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Social media has become the most commonly used means of communication as it is the most convenient. With the use of mobile phones communication by social media and messaging services is instant, which makes it convenient. This raises the question what is the role of social media within the work place? As much as social media is beneficial for Contractors and Sub-Contractors to communicate instantly within defined groups, its use in business in mostly unregulated and can result in disputes between the parties.

The JBCC Principal building agreement as well as the Nominated Selected Subcontract agreement edition 6.2 has amended the definition of Notices as follows;  “A written communication, excluding social media, issued by either party, the principal agent and/ or agents to the other party and the Principal Agents to, inter alia, record an event, request outstanding construction information or where suspension or resumption of works and or termination of this agreement is contemplated”.  The question is what effect this exclusion will have within the construction Industry.

The first issue to address is what is defined as Social Media?  The JBCC does not include a definition of social media. The Merriam Webster dictionary defines social media as “forms of electronic communication (such as websites for social networking and microblogging) through which users create online communities to share information, ideas, personal messages, and other content (such as videos)”. The law society, in an electronic publication on social media, defines social media as “web-based and mobile technologies that turn text communications into active dialog”.  This understanding of social media is very broad and could include instant messaging services such as Whatsapp, Facebook Messenger and Wechat (to name a few). These Instant Messaging services contain important elements of social media which is a digital means of communication which allows people to communicate socially and to do so instantaneously.

This can mean that in terms of the amended definition of Notice in the JBCC PBA and NSSA Agreements edition 6.2, a notice sent by text message via an instant messaging services will not be a valid form of notification which can have a serious consequence for the parties to the agreement. Notices play a very important role in managing the JBCC contract. Notices are intended to be a formal method of recording communication between the contracting parties. It creates an audit trail as to when and how contract instruction are given, it is the prescribed method to administer an extension of time claim, to declare a dispute and plays in important role in suspension and termination of the agreement. Without proper notification, a subcontractor can forfeit a contractual entitlement such as an extension of time. Without proof of notices having been sent it makes administering the contract virtually impossible.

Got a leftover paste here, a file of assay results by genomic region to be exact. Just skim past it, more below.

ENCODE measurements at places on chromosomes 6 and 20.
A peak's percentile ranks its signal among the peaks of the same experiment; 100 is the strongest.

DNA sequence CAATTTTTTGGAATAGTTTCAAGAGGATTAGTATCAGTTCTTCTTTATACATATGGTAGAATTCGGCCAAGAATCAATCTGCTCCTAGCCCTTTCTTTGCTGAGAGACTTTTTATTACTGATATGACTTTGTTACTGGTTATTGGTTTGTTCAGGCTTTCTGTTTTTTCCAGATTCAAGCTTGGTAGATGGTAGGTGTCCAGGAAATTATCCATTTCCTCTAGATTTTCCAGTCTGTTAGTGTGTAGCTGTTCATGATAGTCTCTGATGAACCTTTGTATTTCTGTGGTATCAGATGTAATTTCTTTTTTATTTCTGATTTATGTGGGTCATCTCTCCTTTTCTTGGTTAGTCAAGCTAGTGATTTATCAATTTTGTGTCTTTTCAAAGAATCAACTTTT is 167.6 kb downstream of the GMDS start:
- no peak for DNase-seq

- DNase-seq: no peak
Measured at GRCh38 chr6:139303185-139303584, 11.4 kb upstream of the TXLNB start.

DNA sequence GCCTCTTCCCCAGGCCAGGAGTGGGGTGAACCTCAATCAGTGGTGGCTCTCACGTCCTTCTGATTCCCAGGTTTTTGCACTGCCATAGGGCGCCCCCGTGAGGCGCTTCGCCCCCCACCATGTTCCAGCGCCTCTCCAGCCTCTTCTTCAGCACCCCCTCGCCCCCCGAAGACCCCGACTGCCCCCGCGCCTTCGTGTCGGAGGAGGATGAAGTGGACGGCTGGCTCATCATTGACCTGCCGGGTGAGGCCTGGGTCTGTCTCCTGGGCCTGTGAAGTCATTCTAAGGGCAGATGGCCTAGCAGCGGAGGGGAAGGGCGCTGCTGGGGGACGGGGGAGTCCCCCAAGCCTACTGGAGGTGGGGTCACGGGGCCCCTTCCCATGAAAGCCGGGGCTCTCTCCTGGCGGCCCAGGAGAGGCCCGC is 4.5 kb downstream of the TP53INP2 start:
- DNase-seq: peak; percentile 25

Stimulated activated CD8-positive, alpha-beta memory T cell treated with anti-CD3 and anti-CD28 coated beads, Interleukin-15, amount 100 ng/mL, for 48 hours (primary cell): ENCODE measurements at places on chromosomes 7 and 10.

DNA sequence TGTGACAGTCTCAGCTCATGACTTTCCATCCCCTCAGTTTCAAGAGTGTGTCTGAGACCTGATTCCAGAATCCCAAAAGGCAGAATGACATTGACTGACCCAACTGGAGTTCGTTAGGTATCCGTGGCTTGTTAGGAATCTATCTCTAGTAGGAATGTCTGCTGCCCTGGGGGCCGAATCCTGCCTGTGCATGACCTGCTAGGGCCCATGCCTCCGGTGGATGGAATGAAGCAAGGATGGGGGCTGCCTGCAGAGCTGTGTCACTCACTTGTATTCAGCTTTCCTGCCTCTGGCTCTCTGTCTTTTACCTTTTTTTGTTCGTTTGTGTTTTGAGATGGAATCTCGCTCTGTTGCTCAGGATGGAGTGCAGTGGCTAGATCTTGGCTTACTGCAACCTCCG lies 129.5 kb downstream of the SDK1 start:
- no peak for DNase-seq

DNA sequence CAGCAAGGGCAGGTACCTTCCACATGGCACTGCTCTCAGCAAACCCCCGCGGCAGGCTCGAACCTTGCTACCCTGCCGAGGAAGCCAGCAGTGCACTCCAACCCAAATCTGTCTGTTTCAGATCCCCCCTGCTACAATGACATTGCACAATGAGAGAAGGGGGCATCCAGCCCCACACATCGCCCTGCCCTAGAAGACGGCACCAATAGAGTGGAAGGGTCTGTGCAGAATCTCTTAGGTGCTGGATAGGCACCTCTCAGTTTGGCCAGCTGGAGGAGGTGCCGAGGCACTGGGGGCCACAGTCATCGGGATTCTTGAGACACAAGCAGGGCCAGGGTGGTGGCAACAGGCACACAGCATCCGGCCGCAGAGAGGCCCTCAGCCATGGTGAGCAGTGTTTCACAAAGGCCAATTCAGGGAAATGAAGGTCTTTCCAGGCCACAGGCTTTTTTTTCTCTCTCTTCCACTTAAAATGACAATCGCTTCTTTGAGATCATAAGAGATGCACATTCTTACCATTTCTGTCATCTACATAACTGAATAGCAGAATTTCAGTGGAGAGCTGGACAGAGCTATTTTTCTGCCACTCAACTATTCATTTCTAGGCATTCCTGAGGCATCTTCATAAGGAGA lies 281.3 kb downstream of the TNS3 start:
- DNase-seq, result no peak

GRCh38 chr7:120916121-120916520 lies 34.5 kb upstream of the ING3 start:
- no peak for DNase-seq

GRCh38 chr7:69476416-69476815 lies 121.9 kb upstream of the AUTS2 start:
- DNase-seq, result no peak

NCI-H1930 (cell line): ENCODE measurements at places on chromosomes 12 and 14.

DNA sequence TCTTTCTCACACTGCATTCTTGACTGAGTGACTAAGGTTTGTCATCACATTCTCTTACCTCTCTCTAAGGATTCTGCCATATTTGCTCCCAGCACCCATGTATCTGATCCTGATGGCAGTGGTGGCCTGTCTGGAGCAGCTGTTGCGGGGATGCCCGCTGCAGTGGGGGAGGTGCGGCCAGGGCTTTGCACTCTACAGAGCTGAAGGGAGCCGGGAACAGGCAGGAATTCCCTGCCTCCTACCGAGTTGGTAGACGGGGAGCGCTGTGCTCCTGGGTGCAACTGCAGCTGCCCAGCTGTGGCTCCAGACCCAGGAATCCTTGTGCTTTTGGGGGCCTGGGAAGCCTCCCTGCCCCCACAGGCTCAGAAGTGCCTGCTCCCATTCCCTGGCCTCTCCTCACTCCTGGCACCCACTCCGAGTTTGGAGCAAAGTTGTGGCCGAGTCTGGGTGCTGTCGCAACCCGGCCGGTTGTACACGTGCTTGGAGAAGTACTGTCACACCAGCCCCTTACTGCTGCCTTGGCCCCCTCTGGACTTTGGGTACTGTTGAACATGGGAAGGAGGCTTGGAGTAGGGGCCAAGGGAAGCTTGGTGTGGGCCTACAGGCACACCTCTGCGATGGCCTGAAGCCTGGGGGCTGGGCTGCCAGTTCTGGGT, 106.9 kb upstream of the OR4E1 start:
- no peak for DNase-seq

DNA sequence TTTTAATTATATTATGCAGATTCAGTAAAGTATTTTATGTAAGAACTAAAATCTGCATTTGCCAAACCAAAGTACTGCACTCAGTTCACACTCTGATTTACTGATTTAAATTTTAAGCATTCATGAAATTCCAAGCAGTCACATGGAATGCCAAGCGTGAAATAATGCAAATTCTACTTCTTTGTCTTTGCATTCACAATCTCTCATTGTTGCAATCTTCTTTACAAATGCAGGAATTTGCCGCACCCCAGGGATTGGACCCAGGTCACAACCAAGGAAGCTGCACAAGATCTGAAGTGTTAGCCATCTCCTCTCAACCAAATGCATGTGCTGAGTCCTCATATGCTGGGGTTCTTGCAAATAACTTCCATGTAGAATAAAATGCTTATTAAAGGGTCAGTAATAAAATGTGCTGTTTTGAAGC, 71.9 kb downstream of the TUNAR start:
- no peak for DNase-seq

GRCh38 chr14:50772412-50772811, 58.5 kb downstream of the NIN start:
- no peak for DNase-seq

Communications by means of social media are at the moment largely unregulated by the law however the Courts are taking social media related disputes seriously. The definition of notices in the edition 6.2 which excludes notices sent by means of social media has been amended in order to bring certainty to the notification process and to ensure that the interest of all parties is protected. Notices should be sent by the parties timeously. They need not be in a specific format but should be concisely set out, legible and contain all the required information. In terms of the amendment the notices should not be sent by social media platforms which could include Facebook Messenger, Whatsapp or Wechat but should be sent by email or delivered by hand and proof of delivery or acceptance should accompany the notice.

Having a document control system in place (electronic and hardcopy if possible) on your project is essential to a successful project and will not only assist in resolving dispute but will in all probability avoid most disputes in their entirety. Sub-Contractors should take this amendment into consideration and avoid sending Notices on instant messaging platforms and should not accept a notice sent to them by means of social media platforms.